Chief Justice Wittmann granted the applications of TCE and ASTC and denied the BP’s cross-application. He found (with no further assessment of the record) that there was a deemed dispute. He denied the application for a stay because he simply disagreed with the BP’s assertion that (at para 67) “it would be manifestly unfair to the BP to require it to participate in arbitration while the AG Application is outstanding.” Chief Justice Wittmann reasoned as follows (at para 67):
There are sufficient built-in mechanisms within the PPAs’ dispute resolution process – specifically section 19.4(i) – for the question of law to be referred to the court. Section 19.4(i) of the PPAs allows either party to “refer a question of law to a court of competent jurisdiction for final and binding determination notwithstanding that it may be part of a dispute before the board of arbitrators.” Very able arbitrators have been appointed. The arbitration panels may or may not decide the Errata question of law is necessary for their decision. The Errata question of law can be decided by the arbitrators if they see fit. But in any event, a party may refer the Errata question of law to this Court.
Clause 19.4(i) of the PPAs referenced in this quotation reads as follows: “either Party may refer a question of law to a court of competent jurisdiction for final and binding determination notwithstanding that it may be part of a dispute before the board or arbitrators.” Counsel for the BP had indicated to Chief Justice Wittmann while his decision was under reserve that the BP would take advantage of this provision were the arbitrations to proceed. The availability of this course of action seems to have been important to the Chief Justice. However, there may be more uncertainty here. Reference to a court under cl.19.4(i) will not work an automatic stay of the arbitrations and Chief Justice Wittmann certainly seems to think that the panels may have to consider the Errata question. In the face of parallel proceedings, section7 of the Arbitration Act, RSA 2000, c. A-43 clearly favours staying the court proceeding so as to allow the arbitration to continue and it is not clear to me how this presumption will interact with cl.19.4(i) of the PPAs. Certainly the matter would be much cleaner were the arbitral proceedings to be stayed pending the outcome of the AG’s application.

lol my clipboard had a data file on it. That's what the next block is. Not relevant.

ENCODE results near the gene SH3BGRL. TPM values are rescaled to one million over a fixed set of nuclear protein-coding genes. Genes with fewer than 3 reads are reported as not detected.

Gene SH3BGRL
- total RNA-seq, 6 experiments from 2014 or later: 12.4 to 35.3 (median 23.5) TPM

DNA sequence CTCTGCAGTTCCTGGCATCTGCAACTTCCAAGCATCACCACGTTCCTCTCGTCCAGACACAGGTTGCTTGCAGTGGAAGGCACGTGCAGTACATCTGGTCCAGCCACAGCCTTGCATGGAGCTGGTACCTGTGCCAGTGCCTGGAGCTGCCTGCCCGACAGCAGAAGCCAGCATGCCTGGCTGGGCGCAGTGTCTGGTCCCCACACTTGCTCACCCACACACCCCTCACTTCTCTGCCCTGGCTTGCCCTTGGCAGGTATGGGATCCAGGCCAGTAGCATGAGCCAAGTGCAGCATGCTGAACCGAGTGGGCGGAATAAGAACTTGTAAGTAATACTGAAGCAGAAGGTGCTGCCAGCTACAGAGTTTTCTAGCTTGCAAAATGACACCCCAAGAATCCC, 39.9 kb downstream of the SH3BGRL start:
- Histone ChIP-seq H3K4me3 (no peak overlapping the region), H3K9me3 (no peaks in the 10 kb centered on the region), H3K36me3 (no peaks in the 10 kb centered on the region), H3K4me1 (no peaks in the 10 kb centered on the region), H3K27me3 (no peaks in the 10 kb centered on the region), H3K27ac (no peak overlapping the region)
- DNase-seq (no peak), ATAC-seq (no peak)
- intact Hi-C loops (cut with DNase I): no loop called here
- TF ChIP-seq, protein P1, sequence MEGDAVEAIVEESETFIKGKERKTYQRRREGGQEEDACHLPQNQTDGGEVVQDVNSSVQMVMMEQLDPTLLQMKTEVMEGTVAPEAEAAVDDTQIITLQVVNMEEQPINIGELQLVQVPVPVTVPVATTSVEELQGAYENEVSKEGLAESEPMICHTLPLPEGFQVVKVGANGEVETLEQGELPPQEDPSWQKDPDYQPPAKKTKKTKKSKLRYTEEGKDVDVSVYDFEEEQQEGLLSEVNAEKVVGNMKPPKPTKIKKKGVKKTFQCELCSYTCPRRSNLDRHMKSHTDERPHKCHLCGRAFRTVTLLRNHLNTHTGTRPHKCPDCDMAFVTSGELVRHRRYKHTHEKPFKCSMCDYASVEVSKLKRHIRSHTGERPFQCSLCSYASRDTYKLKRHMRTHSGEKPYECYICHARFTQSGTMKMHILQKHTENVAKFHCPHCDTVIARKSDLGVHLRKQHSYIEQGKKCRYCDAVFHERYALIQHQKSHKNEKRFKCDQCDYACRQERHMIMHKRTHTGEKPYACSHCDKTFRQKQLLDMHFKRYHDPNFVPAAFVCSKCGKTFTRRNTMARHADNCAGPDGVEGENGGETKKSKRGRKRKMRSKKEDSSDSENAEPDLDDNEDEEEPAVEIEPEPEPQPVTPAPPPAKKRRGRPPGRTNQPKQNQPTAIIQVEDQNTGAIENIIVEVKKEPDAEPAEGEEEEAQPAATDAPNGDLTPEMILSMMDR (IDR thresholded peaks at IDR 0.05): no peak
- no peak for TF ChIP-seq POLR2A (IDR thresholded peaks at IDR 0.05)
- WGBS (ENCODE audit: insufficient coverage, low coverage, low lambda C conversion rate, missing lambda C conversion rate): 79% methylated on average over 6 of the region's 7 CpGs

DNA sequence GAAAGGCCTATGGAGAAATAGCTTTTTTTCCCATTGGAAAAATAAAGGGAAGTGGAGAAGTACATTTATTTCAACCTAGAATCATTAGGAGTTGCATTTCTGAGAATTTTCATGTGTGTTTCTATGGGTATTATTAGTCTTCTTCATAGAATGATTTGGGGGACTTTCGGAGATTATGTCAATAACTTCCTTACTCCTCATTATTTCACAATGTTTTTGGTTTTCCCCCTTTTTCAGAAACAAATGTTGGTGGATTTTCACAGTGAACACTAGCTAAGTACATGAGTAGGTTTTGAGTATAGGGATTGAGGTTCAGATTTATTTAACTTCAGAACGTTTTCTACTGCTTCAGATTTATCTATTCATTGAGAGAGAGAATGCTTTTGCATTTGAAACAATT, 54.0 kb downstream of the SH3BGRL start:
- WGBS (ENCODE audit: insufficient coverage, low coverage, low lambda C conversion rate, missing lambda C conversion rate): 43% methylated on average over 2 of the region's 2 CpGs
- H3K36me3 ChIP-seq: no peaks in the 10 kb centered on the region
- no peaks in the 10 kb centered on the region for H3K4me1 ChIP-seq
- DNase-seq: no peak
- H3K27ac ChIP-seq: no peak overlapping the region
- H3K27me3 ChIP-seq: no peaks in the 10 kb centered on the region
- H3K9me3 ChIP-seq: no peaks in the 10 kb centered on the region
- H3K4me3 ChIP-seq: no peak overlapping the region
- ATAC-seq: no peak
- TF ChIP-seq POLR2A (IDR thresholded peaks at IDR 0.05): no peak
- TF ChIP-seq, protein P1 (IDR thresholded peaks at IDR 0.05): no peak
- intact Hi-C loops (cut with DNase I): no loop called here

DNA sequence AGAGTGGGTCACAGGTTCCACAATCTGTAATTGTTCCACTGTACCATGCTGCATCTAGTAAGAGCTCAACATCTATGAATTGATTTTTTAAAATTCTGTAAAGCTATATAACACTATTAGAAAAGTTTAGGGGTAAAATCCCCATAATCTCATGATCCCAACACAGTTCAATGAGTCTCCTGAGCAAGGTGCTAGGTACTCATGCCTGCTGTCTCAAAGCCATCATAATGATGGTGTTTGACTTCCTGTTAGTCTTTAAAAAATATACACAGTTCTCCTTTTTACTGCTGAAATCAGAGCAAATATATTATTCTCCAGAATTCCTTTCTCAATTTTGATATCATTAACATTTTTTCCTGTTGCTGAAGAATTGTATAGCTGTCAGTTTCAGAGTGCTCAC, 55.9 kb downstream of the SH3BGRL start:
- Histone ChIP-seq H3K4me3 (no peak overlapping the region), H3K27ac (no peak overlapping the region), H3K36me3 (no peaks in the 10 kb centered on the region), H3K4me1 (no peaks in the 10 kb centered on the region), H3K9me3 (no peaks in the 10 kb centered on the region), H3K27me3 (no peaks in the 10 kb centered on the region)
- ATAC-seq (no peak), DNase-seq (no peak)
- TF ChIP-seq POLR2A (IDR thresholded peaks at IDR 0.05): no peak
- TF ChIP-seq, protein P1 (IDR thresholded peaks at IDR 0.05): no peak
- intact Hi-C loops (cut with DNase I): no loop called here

If the arbitrations do proceed they will proceed as three separate arbitrations with the result that we may get conflicting decisions. This has happened before with PPA arbitrations (see the discussions in Transalta Generation Partnership v Capital Power PPA Management Inc, 2015 ABQB 793 (CanLII) and Enmax Energy Corporation v TransAlta Generation Partnership, 2015 ABCA 383 (CanLII)) and points to the difficulty if not absurdity of allowing and even favouring arbitration in these sorts of circumstances (standard form contracts/statutory arrangements imbued with a public interest). Section 8(4) of the Arbitration Act authorizes consolidation of arbitrations but only on the application of all of the parties. So again we have inconsistent arbitral awards as well as a decision. In international law this is referred to as the problem of fragmentation (see the Fragmentation Report of the International Law Commission). It is perhaps an inevitable part of international law given its horizontal nature. The hierarchical nature of domestic law allows us to minimise or avoid the problem; but in the case of the PPAs we have deliberately re-introduced the problem.
Given the history of PPA arbitrations, the one thing that I looked at first in the draft term sheet for the contracts for difference arrangements to be developed by the AESO under Bill 27, the Renewable Energy Act (see post here), was the dispute settlement clause. I am happy to report that it contemplates resolution of disputes by the courts and not by way of arbitration. Clause 33 provides as follows:
In the event of a dispute, the parties’ representatives will attempt to resolve the dispute within 10 days after a request by either party, failing which either party may commence litigation.
I hope that it survives in this or a similar form. It is in the public interest that we have consistent and authoritative interpretations of these standard form contractual arrangements.
This post may be cited as: Nigel Bankes “Arbitrations Added to the PPA Soup” (2 December, 2016), online: ABlawg, https://ablawg.ca/wp-content/uploads/2016/12/Blog_NB_PPA_Arbitrations.pdf